Can you imagine a more perfect accent to a rustic country garden?
Hypertufa birdbaths, like other water features, can attract birds to your garden more than any other element– plus add that charm of antiquity to even a new garden.
Rustic garden art is one way to add character and individuality to your surroundings.
If you want a unique focal point that will make your visitors gasp in delight, look no further.
Start with some idea of the style you want – if formal and rigidly conforming to a strict pattern is your favorite garden look, then try and match this with the structure of a six sided hypertufa bird bath, made with a mold that is more geometric in shape.
If country and rustic describes your garden better, then go with a free form design, possibly making the bird bath in a sand mold.
If you don’t know what you like yet, look through some magazines for ideas and inspiration.
No two hypertufa bird baths will be alike, yet each will be charming and functional.
Once you’ve settled on a look that you want to emulate, find the right mold, or simply a pile of sand.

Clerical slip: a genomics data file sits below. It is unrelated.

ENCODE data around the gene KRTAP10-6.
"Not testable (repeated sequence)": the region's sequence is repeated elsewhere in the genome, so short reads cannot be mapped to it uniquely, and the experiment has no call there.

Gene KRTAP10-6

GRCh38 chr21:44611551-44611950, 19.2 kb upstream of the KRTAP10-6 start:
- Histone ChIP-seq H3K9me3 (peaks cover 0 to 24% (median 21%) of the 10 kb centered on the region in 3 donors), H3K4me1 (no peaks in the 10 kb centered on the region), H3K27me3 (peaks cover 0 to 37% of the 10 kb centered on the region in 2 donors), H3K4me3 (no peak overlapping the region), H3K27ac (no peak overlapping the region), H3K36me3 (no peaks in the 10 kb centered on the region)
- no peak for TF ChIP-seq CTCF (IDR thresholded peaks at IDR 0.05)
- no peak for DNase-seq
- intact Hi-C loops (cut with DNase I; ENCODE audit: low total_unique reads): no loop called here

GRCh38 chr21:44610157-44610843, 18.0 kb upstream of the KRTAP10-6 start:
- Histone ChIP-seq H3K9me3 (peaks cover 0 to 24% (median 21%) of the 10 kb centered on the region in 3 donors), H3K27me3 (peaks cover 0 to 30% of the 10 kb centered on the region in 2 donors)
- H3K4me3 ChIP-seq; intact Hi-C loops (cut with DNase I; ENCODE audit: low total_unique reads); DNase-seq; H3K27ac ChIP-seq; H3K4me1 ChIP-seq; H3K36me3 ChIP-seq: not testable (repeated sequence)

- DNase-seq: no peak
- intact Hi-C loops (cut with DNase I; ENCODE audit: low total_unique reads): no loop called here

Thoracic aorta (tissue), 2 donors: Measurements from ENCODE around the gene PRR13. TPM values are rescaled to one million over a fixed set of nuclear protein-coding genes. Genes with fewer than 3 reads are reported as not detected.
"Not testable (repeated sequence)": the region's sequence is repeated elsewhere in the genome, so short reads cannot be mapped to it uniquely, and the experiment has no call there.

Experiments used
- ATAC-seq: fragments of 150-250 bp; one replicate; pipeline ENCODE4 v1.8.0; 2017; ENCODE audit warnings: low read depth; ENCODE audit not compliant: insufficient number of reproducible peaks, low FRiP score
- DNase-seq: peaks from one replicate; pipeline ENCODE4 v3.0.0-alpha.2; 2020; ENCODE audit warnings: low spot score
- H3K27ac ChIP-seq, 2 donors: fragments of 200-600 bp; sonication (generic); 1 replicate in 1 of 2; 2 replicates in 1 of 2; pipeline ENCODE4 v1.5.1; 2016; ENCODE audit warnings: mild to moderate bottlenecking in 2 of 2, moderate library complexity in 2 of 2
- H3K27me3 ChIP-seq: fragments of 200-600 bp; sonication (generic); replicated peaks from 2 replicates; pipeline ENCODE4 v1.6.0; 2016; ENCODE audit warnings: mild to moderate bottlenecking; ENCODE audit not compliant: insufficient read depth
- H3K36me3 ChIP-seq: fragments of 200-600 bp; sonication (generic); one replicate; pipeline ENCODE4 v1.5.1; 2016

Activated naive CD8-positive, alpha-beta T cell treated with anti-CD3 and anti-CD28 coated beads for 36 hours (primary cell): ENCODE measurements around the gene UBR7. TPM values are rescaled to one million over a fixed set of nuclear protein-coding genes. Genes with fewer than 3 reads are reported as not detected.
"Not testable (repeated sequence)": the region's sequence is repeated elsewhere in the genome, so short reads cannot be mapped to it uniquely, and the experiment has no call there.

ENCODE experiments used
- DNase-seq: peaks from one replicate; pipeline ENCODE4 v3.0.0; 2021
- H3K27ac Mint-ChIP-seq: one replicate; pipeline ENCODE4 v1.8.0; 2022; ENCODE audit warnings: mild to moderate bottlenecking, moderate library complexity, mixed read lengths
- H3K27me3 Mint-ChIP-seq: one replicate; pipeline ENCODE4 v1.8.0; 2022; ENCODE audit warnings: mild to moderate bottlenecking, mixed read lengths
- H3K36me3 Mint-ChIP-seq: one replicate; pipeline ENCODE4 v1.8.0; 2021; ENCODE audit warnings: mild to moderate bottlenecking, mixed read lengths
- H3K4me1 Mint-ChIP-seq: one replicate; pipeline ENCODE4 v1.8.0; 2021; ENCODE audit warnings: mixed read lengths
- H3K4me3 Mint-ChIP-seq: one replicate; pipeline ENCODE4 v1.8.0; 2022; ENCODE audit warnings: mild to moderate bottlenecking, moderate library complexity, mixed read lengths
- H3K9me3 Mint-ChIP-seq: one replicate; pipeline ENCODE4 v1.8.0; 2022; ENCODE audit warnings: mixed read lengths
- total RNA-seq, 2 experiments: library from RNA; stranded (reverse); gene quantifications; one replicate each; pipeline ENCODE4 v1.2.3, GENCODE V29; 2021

Scooping out the size and shape you want is probably the easiest method ever.
Make sure you have a flat area on the bottom where it will fit on the base, which is made separately. The base can be hypertufa too, or simply a log or rustic root to hold the birdbath up off the ground.
Mix up a large batch of hypertufa – your birdbath will need to be quite thick, due to the shape of it.
A large area will be weaker than a smaller and more upright shape, so be generous.
Make sure to follow the directions for curing hypertufa, as this is one of the most crucial details for success.
Attaching the bird bath to its pedestal is important, both for stability and to prevent water from spilling out if it’s not completely level.
Use a carpenter’s level to make sure, and shims to adjust it.
Once it’s in the right place, run a bead of latex caulking around the join. Don’t permanently glue it, as moving it will be difficult if it’s in one piece.
Storing the birdbath for the winter means you will have to remove all water from the basin, as it may freeze and break the hypertufa.
If for some reason, your hypertufa bird bath fails the watertight test and leaks, there are several things you can do about it. Lining the bath with a plastic or rubber liner will be one way to prevent it from leaking.
Another way to deal with the problem is to use the ‘lemonade’ method – if life gives you lemons...plant succulent plants in your birdbath.
Grumpy Hypertufa Guy
Gather on G+